Much to many people’s surprise and no small consternation, the big Asia-Pacific Ministerial Conference on Infrastructure, scheduled for the beginning of May, was postponed at the 11th hour, following a call from the top.
At the time of writing, the hot news is that it is now scheduled for the end of August, just three months away. The opportunity is being taken to strengthen the inputs for a main theme of the conference, namely the government’s economic development plan, MP3EI. This is being done by involving, to a greater extent, the role of local government, with the key provinces affected having an opportunity to spell out the focus of their targets for growth.
Prior to this event, there will be several other smaller conferences and seminars in Jakarta which will focus on the sectors of infrastructure and transport in particular.
Various briefings on public-private partnerships (PPP) are also taking place to encourage a wider dissemination of what PPP means and entails. An aspect of this is a growing comprehension by the government that wooing private sector participation is not easy and requires a greater degree of flexibility of mindset than has appeared since this formula for infrastructure delivery was first tabled.
Partners for the future
The interest in PPP as a means to encourage private sector involvement is worldwide, but it must be understood that not all projects undertaken in this manner have been successful, and as many lessons must be learned from them as from those that have worked well.
In the toll road sector, where work at various stages is being undertaken, particularly on elements of the key Trans-Java route, there is also movement among various stakeholders to change their holdings partially or completely, with opportunities to participate for potential new parties. It is hoped that changes in share structure of some key sections may lead to earlier action on delivery.
As the Minister of Public Works and others have said, toll road developers must be encouraged to proceed with works and not sit back and wait for the completion and availability of the implementing regulations to allow a go-ahead under the terms in December’s Land Acqusition Law.
The implementing regulations are going to take several more months before being presented for use, and a further number of months after that before their jurisdictional effectiveness will be tested in practice and the judiciary become involved in deliberating and pronouncing judgments in the courts when disputes arise. Investors and developers will be watching this process with keen interest.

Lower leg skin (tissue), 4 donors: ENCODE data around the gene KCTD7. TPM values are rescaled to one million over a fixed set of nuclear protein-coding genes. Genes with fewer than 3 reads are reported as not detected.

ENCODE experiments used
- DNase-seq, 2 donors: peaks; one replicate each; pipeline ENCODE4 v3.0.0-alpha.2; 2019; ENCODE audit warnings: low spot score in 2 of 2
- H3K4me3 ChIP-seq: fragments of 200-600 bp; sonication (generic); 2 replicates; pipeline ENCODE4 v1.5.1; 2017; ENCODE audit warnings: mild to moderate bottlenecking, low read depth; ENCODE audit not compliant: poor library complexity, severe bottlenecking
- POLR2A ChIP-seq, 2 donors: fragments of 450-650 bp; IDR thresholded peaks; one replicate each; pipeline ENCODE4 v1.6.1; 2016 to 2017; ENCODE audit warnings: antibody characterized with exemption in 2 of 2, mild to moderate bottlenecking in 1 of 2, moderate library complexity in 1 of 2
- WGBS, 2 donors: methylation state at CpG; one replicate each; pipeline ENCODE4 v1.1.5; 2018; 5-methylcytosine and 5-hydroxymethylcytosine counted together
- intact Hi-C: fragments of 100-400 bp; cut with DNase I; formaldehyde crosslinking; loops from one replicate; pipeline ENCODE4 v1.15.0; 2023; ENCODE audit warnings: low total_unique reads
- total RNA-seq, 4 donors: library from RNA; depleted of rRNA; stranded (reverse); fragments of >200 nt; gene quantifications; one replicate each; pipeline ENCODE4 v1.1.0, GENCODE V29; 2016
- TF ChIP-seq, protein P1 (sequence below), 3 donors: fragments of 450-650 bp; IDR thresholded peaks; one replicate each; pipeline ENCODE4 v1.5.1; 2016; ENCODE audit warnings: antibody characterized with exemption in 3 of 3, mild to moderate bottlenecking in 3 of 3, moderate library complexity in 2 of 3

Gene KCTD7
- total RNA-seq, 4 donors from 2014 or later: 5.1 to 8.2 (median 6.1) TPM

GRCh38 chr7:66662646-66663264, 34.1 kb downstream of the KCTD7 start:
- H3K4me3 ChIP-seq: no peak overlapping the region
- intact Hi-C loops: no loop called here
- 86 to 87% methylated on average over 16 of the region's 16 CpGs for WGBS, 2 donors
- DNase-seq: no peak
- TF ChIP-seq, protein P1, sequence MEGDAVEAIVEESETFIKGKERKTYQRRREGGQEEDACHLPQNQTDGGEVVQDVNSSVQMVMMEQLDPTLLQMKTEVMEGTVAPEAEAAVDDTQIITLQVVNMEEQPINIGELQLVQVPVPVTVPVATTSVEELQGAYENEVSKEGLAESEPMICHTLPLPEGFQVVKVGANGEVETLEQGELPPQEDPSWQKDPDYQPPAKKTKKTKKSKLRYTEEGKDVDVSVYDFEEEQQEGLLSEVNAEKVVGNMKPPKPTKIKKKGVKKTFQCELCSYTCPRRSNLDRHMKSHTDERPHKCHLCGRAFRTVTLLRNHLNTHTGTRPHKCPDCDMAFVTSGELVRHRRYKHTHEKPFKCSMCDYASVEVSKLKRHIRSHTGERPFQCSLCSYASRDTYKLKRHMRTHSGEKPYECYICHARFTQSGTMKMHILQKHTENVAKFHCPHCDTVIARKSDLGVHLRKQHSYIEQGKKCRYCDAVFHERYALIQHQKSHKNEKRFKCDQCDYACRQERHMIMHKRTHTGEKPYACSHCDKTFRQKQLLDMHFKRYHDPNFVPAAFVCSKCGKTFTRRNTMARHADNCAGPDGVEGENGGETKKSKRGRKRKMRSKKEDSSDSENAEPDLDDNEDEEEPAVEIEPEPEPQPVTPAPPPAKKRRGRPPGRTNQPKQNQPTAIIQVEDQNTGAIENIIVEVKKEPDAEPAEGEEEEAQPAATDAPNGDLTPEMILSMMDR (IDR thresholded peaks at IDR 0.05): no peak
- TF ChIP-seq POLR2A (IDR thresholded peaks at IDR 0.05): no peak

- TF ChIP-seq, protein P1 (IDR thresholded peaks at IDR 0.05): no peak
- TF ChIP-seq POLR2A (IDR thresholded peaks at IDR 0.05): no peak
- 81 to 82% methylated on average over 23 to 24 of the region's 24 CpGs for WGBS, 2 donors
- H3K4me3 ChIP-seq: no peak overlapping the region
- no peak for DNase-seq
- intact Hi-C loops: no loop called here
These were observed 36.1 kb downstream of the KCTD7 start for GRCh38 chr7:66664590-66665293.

The two new airports being proposed to support the burgeoning air tranport demand in the Greater Jakarta area at Karawang in West Java with capacity for 70,000 passengers a day and at Kertajati further east for approximately 30,000 passengers have both been attracting publicity. The former, which is being studied for Japanese support, is being promoted by the central government in recognition of the huge strain on Soekarno-Hatta.
Jakarta’s current major airport is already carrying double the traffic for which it was intended and there is a restriction on adding a third runway. Add to this the problem of the road connections to the airport, where the frequency and size of traffic jams increases by the month.
Kertajati is being proposed by the West Java government and, once the 60-km Cisemdawu toll road is in place, this will be the airport of choice for the greater Bandung conurbation and even Cirebon to the east, once the Palimanan section of Trans-Java is in place. The current airport in Bandung, located in the hills, is not suitable for extension to support mainstream international air travel.
However, it is going to be a few years before either Karawang or Kertajati will be functioning, which means upgrading the terminal capacity at Soekarno-Hatta, where a start has been made. Just as important is the need to vastly improve the land linkages to the airport, as well as planning such linkages properly for the new airports.
At Soekarno-Hatta, there is a need to significantly increase road capacity, and not just beside the existing toll access or at the terminals. Other planned road links have to be put in place as quickly as possible. In addition, the proposed rail link must move beyond the talking and studying stage.
This expansion should not just be seen in the context of the airport alone, but take into account the many exciting private sector plans for commercial developments in the area west of the city of Jakarta, around Tangerang and the satellite towns and cities built a few years ago and now gaining self-containable maturity.
These also need further road links and could well take advantage of existing road rights-of-way, with the establishment of a monorail system linking the various key commercial, hotel and other developments that have already taken place, as well as those in the pipeline.
Nevertheless, the time for talking is over and some real action is required before this area of development suffers the same suffocating jams that are the fate of Central Jakarta.